In the midst of the devastation we saw signs of God at work. Below is just a portion of more than 300 fully packed school backpacks donated by the folks at Lewis Memorial Baptist Church, then we helped distribute to three relief centers in the flood areas.  Lewis Memorial folks also assisted our own volunteers who came early in the morning and in the evening to assist with meal preparation and service.  

School Backpacks

On Saturday August 6 I had the privilege of working alongside others from our own church in one of the teams that was composed of our own people.  This gang worked hard in doing a mud-out on a flooded home in the Elkview area.  Not only did the homeowners have a restored home, they were also left with the message of how Jesus can restore a life for eternity.

Work team from Mt. Calvary with BGEA Chaplain Marilyn Sides

work team in Clendenin

For me as a Pastor, for our staff and congregation these 7 weeks have been transformative as we have seen God at work in amazing and unexpected ways. For the volunteers housed at Mt. Calvary, each day began with breakfast and morning devotions, after a full day at the work sites the day concluded with dinner and a sharing time.  Staff and volunteers were invited to share their God-moments with the group.  Person after person shared ways that God was inserting Himself into the lives of all concerned.  For this I give Him credit and thanks.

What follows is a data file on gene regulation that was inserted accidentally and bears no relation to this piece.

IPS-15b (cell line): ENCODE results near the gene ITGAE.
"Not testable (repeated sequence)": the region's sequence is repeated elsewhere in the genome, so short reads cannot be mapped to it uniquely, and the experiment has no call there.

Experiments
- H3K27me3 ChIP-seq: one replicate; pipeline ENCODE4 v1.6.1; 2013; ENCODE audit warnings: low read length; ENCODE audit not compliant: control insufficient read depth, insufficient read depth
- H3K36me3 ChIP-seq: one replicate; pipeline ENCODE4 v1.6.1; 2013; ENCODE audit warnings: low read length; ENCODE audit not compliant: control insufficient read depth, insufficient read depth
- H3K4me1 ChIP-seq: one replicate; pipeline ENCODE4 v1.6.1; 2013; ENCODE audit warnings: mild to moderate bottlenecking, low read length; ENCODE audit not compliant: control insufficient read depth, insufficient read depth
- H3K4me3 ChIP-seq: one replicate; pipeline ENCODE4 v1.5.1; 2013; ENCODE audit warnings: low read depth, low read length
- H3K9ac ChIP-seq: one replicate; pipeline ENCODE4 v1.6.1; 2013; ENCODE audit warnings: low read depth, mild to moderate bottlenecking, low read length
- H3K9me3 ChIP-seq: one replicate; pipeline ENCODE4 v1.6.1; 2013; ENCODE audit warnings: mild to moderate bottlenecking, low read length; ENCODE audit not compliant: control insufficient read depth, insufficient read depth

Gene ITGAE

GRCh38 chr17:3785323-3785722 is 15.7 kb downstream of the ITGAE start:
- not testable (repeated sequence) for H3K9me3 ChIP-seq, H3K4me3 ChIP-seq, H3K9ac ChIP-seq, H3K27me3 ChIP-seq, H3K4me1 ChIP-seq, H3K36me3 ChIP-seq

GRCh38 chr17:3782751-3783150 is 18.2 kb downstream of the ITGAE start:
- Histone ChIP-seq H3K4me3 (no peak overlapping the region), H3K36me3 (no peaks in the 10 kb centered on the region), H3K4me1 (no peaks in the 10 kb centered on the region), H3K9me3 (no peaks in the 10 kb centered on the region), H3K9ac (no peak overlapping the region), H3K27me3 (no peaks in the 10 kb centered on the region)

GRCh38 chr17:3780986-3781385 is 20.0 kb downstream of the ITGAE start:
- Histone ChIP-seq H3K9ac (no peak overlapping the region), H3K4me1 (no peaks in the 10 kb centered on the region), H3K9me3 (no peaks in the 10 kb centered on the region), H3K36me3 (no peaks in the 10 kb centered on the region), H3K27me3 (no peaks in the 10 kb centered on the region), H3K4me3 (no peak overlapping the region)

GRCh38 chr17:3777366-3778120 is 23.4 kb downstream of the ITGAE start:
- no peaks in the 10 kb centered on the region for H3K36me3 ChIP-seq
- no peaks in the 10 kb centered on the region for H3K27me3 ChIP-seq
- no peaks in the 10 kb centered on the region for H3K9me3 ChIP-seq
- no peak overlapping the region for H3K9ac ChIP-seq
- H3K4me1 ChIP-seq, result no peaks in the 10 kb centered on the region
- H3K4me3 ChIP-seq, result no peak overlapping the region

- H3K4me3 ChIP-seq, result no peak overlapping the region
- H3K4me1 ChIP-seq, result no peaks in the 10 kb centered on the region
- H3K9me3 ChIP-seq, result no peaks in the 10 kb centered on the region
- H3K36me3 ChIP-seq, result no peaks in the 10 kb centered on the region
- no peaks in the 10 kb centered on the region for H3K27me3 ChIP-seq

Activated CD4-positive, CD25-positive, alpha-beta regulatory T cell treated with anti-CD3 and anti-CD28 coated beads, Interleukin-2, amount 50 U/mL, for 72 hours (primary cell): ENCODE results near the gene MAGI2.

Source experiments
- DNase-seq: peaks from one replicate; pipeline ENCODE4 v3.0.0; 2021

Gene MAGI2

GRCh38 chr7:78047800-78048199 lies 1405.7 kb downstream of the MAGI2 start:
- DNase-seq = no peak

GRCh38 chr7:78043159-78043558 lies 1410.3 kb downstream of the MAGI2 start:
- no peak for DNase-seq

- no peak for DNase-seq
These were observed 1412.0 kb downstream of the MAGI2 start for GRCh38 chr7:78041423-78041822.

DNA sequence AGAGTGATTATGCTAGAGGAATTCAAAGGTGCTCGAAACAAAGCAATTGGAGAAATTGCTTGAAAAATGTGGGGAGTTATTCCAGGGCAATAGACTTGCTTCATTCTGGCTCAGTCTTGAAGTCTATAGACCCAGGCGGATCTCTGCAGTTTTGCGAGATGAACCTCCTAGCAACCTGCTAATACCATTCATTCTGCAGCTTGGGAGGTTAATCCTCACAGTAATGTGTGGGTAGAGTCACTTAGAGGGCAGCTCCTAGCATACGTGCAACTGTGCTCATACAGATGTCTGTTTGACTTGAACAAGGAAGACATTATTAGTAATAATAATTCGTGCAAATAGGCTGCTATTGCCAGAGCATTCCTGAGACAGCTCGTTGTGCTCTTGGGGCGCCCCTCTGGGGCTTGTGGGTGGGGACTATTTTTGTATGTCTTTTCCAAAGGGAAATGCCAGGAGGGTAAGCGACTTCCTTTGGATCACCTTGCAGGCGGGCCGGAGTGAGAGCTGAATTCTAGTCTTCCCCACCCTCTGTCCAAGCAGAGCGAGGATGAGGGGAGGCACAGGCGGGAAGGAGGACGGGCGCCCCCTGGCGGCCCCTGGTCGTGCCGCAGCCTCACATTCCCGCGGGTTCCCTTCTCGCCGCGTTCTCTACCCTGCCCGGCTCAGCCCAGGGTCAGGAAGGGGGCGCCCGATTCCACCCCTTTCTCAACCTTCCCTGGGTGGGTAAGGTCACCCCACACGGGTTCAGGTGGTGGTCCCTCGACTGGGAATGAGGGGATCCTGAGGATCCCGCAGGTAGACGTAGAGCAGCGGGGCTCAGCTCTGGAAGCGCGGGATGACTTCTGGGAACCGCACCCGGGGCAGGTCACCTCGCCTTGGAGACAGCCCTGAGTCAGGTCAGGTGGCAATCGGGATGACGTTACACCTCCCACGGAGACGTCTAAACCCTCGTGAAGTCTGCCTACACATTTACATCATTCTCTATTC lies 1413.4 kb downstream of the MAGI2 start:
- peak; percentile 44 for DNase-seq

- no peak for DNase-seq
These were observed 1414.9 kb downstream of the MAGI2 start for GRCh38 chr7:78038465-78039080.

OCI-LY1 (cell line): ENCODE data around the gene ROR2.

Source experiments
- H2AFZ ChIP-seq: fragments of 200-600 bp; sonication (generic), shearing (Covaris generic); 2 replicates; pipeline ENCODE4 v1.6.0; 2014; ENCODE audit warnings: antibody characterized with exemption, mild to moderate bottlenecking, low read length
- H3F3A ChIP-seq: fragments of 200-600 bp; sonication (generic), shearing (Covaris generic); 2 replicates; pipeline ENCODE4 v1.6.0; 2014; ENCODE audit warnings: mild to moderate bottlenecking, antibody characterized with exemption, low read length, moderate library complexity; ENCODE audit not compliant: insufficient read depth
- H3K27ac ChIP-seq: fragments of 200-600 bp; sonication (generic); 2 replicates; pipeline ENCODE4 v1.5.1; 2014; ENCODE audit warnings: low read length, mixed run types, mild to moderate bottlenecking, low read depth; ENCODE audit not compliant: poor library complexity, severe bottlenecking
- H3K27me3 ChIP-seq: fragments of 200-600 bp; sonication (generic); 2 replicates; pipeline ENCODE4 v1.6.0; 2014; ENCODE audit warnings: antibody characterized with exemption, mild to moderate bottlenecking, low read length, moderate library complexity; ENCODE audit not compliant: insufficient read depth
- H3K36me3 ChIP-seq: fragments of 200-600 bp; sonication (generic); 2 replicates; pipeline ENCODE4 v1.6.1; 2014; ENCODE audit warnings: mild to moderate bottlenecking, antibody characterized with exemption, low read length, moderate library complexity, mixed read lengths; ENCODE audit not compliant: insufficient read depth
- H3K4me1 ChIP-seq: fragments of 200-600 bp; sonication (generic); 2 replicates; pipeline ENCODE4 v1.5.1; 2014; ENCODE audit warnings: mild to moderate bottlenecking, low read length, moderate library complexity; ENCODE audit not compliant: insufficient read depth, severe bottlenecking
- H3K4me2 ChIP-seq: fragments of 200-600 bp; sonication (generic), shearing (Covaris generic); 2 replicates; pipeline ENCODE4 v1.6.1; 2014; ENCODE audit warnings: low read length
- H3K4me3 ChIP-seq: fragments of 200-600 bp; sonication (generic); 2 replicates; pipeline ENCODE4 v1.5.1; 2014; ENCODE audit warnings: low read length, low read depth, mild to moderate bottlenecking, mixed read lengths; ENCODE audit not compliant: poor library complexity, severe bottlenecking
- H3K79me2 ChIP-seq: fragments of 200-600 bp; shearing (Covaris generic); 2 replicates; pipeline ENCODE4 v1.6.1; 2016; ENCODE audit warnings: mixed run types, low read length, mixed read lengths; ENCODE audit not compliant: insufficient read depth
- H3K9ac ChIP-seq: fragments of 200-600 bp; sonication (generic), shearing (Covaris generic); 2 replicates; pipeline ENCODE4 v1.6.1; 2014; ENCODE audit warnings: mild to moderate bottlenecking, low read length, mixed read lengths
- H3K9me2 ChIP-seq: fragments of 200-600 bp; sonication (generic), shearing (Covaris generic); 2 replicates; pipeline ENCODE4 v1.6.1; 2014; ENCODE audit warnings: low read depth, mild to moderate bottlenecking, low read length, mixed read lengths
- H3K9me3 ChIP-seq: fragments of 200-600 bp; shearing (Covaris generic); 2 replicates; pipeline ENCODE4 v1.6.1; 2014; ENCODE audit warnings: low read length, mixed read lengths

Today is August 17. It is exactly eight weeks after the DR unit pulled into our parking lot.  This afternoon it pulled out and is headed south.  It will quickly be put into service in Louisiana and Mississippi where unprecedented flooding has occurred.  God will continue to work through His people there as he has here.  Much work remains to be done in many communities throughout West Virginia and we must all continue to do all we can to finish the task of recovery. 
This morning at the last group breakfast I had the opportunity to share the Word.  I shared from 1 Cor. 16:15 where Paul called out a family whose members were “addicted to ministry.” (KJV). The 1100 staff and volunteers that came through our doors were certainly addicts.  As many went out the door toward their cars this morning they spoke of expecting to see each other at the next deployment. I hope I can continue to serve with ministry addicts and be one myself.

final morning devotions with SP workers